Desperately seeking... killer whales in Canada

The Johnstone Strait, off the coast of Canada's Vancouver Island, is one of the best places in the world for spotting orcas – all it takes is a kayak and a little patience…

5 mins

The rain stopped and the clouds lifted just as we slipped out of the tiny harbour at Telegraph Cove, the steep, forested flanks of north-eastern Vancouver Island slowly shrinking to our rear. There were 17 of us in ten kayaks, a miniature fleet of red-and-white fibreglass bubbles all buzzing with excitement as we paddled away. Around us, rock-skirted islets crowned with giant cedars and Douglas firs dotted the glistening waters. In the far distance rose the dark, Mordor-esque mountains of mainland British Columbia, their disembodied peaks floating above layers of mist. As introductions went, it could hardly be more dramatic, but we were not just there for the scenery.

It wasn’t long before we had paddled halfway across the Johnstone Strait, the channel that divides Vancouver Island from the rest of Canada. The strait was the reason we had all come this far, from Europe and distant parts of North America, for it is reputedly the best place in the world to observe orca (also known as killer whales) in the wild. I should have known, of course, that it would not be that easy.

Between two and three hundred ‘northern resident’ orcas congregate here each summer, pursuing the salmon who come to spawn in the rivers of British Columbia. They form roughly 17 pods, many comprising three or four generations of the same family. Each adult measures six-to-ten metres long and weighs between 4,000 and 10,000 kilograms, the males sporting pointed dorsal fins the height of a tallish man. The area also has as many ‘transient’ orcas; these visit year-round, feeding off seals, porpoises and dolphins, so we felt confident of seeing something.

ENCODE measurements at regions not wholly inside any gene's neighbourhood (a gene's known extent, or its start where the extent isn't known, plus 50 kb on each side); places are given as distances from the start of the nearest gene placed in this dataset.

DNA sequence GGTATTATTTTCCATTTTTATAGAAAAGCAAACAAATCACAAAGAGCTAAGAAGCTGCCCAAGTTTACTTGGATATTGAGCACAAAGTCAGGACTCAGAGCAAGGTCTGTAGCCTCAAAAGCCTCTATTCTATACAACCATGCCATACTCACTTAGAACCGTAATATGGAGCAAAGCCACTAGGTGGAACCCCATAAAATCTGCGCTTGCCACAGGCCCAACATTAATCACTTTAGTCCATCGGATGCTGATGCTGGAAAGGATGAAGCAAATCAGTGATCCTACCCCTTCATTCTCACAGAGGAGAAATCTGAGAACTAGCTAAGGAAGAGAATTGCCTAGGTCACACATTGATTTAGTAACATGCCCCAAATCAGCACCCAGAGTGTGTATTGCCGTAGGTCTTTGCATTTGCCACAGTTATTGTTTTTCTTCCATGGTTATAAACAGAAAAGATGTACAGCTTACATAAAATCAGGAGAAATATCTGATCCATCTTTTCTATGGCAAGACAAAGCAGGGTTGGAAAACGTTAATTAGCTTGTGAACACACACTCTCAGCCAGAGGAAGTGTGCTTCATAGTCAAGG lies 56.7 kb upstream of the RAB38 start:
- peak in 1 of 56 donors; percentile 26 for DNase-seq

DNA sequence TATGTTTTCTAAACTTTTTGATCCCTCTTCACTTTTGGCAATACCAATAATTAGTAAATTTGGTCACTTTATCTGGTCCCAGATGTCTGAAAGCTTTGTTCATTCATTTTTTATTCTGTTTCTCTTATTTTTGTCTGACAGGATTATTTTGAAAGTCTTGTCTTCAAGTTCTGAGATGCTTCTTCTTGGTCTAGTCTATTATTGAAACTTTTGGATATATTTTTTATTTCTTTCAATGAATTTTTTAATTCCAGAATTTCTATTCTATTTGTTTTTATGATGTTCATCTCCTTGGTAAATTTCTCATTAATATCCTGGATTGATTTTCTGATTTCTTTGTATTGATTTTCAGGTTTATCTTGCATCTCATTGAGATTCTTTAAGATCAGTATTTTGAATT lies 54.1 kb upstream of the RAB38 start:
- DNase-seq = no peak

Orcas travelling in a pod (Ken Spence)
Orcas travelling in a pod (Ken Spence)

Orcas were once dubbed ‘wolves of the sea’ and accused of decimating local fish stocks. They were systematically hunted down and killed, but are now belatedly recognised as highly intelligent and social animals that occupy a special place in the pantheon of marine mammals. The northern resident orcas of the Johnstone Strait belong to three clans – A,G and R, each with its own dialect, a unique set of clicks and whistles. They never mate with members of the same clan but they do, however, hunt in groups, herding fish into tight balls and then stunning them with their tail flukes.

Above all, orcas are playful creatures, often given to leaping from (or ‘breaching’) the water in huge bursts of spray. The local guides recognise individuals by the marks and nicks on their dorsal fins, or by the markings of the saddle patches on their backs, just behind those fins. And while most are known by letters and numbers, a few have become so familiar as to acquire names.

That first evening, camped in a bay on Hanson Island, some of our group saw a pod pass in the far distance as they sat by the water watching a glorious sunset. But our luck was out. During the next four days we saw none at all.